Question about VLSM and RIP

pitusapitusa Posts: 10Member ■□□□□□□□□□
Hello,
I've found this wonderful website and maybe I am asking too many question in too short period of time. I apologize for that.


Well, here it is my third question in two days: icon_smile.gif

I have a Router R1 with 2 Ethernet cards E0 and E1 connected to a second router R2 through S0. Second Router R2 has also two Ethernet ports E0, E1 and a serial interface (connected to R1).

R1
!
int e 0
ip address 172.12.10.0 255.255.255.0
!
int e 1
ip address 172.12.20.0 255.255.255.0
!
int s 0
ip address 172.12.30.0 255.255.255.252
!
router rip
network 172.12.0.0


R2
!
int e 0
ip address 172.12.40.0 255.255.255.0
!
int e 1
ip address 172.12.50.0 255.255.255.0
!
int s 0
ip address 172.12.30.0 255.255.255.252
!
router rip
network 172.12.0.0
!

The book says that the routing table of r1 will show knowledge of networks 172.12.40.0 and 172.12.50.0 as learned through RIP and the routing table of r2 will show knowledge of networks 172.12.10.0 and 172.12.20.0 also learned through RIP.
My question gets here:
How the routers learned about subnets 10, 20, 40 and 50 ?
It is not supposed that 10,20,40, and 50 get lost when used the classful address of class B (172.12.x.x) ?
Or the VLSM means that RIP can not adverstized different subnet marks ( and in this case S0 it is using a 30-bit subnet versus 24-bit subnets of the rest of the interfaces ?
So, If this it's the case, I can interpret Variable as Different ?

I am not sure If I ask a clear question, but I will be very happy to explain my concern in a different way, if asked to.

Thanks a lot for reading as far,
Regards,
Andres

Comments

  • pitusapitusa Posts: 10Member ■□□□□□□□□□
    Now in Cisco website, I found that the only way the network will be advertized is if the interface advertizing has the same subnet than the subnet on the other interfaces part of the network advertized. Kind of confirming my understanding that it is not the subnetting but the existance of different subnet masks on the router interfaces.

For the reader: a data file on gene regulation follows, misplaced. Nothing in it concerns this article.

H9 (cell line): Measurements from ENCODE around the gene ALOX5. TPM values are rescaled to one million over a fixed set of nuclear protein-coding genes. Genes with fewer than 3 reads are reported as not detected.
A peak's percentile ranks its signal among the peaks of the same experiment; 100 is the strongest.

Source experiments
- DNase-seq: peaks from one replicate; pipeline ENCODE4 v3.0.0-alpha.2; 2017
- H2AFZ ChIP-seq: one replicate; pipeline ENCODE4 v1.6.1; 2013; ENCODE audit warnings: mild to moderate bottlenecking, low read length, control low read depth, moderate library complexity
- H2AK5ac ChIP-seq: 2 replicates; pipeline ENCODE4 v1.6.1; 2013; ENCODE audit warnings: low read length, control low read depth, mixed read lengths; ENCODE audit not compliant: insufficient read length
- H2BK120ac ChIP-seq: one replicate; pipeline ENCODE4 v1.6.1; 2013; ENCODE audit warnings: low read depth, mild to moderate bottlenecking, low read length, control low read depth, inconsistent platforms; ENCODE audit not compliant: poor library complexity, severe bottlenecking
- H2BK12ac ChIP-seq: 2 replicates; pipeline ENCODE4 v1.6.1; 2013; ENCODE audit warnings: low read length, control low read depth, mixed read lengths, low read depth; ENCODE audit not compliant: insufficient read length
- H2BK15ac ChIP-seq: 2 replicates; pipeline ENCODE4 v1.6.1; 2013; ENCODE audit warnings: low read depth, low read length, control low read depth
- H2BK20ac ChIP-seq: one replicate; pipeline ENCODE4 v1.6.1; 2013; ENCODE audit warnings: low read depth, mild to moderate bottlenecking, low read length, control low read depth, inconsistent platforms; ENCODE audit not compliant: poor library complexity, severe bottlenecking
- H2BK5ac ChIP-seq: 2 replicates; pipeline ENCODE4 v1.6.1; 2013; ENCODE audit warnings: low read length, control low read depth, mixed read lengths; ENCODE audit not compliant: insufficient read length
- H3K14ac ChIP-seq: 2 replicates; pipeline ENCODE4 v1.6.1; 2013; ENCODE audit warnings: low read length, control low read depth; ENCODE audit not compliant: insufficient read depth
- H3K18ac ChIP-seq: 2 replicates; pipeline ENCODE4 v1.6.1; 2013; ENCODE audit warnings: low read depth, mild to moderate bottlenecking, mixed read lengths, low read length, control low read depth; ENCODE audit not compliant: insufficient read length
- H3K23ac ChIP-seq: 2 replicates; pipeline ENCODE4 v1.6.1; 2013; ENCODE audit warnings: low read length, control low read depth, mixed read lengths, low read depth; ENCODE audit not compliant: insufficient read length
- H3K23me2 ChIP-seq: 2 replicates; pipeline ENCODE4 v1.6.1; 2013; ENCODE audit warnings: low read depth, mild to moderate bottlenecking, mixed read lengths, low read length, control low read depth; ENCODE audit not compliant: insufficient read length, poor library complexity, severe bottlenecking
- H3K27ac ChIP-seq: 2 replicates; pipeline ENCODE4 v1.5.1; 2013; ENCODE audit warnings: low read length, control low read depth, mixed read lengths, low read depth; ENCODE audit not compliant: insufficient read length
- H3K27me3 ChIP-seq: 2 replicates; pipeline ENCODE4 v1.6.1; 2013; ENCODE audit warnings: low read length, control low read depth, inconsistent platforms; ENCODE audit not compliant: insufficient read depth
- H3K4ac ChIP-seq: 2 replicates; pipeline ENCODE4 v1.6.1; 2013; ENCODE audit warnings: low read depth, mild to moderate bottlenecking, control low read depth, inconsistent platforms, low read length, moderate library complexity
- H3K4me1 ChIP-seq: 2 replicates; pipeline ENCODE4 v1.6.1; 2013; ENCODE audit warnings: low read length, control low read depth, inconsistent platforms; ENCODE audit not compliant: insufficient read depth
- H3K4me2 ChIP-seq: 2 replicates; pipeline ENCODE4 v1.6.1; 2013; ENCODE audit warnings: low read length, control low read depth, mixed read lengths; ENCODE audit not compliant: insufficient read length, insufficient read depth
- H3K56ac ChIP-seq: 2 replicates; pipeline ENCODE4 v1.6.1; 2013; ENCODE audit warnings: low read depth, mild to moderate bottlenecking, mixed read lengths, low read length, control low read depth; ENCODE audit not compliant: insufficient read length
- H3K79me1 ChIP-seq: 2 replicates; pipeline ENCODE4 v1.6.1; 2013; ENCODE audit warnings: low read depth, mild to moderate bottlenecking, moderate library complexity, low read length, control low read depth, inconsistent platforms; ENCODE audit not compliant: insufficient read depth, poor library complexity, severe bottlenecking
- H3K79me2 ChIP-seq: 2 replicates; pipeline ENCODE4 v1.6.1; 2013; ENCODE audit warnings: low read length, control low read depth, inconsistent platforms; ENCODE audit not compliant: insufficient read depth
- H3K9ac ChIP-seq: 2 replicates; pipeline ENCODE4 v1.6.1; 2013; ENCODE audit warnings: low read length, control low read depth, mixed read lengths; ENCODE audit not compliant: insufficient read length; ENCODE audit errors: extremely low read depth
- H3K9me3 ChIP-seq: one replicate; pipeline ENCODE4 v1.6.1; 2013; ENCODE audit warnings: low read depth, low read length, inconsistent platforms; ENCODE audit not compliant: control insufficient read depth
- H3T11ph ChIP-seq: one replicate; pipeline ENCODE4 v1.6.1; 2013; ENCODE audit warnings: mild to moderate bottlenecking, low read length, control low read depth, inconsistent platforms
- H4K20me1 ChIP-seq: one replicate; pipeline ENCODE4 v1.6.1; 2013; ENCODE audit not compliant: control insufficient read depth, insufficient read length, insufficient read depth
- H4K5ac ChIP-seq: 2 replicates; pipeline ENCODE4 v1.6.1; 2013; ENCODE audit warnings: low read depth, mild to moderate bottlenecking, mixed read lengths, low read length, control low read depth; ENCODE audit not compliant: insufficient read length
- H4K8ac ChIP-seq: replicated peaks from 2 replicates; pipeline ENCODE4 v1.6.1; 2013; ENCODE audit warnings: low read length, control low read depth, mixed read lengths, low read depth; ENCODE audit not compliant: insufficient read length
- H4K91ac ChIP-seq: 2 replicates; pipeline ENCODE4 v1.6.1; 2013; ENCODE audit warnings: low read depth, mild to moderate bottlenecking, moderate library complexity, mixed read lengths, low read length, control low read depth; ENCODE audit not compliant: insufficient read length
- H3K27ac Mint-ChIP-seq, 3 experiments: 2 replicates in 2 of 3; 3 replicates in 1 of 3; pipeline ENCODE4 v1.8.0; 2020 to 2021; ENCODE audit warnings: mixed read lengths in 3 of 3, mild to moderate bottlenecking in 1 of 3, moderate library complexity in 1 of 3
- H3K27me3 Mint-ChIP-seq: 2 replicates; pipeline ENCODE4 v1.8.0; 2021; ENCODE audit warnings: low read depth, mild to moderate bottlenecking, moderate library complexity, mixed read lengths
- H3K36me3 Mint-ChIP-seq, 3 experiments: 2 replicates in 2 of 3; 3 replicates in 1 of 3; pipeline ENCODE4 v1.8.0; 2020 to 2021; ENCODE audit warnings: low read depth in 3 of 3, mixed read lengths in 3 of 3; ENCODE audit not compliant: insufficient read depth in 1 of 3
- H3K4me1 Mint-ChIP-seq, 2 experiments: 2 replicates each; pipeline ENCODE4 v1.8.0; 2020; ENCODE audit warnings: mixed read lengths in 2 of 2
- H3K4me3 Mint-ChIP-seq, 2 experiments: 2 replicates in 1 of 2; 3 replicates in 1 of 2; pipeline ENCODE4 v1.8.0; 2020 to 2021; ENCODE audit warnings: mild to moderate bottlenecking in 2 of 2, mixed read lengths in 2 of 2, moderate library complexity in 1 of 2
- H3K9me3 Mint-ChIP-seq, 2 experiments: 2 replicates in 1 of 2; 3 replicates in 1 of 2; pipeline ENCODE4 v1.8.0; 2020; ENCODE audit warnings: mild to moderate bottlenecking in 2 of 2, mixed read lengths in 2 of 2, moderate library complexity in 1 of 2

Am I right ?

    Thanks
  • pitusapitusa Posts: 10Member ■□□□□□□□□□
    So, coming back to the example I placed on my first post on this thread. None of the subnet will be adverstized to the other router because the advertising interfaces (S 0 in this case) has a different lenght subnet mask than the networks on the Ethernet interfaces.
    Am I still on track ? or I lose it 100% ?

    Thanks for any comment.
  • SartanSartan Posts: 152Inactive Imported Users
    Hmmz...
    Do a websearch for "Route Summarization"
    As well, remember that Ripv1 will not advertise network masks. V2 will.
    Network Tech student, actively learning Windows 2000, Linux, Cisco, Cabling & Internet Security.
  • WebmasterWebmaster Posts: 10,292Admin
    I'm still not entirely sure what your main question is, and there are some things wrong inyour config example, i.e.
    ip address 172.12.10.0 255.255.255.0 is not possible... it denotes an entire network.

    RIP defaults to version 1 (sends only version1 packets, listens to both version 1 and 2), which does not support variable subnet masks. When the ip addresses are changed to valid ones, and the command 'version 2' is added below router rip (in router config mode), the configuration will work just fine. If you don't set it to version 2 it won't even learn the routes thru RIP, and the routing table will only list (sh ip ro) the directly connected subnets.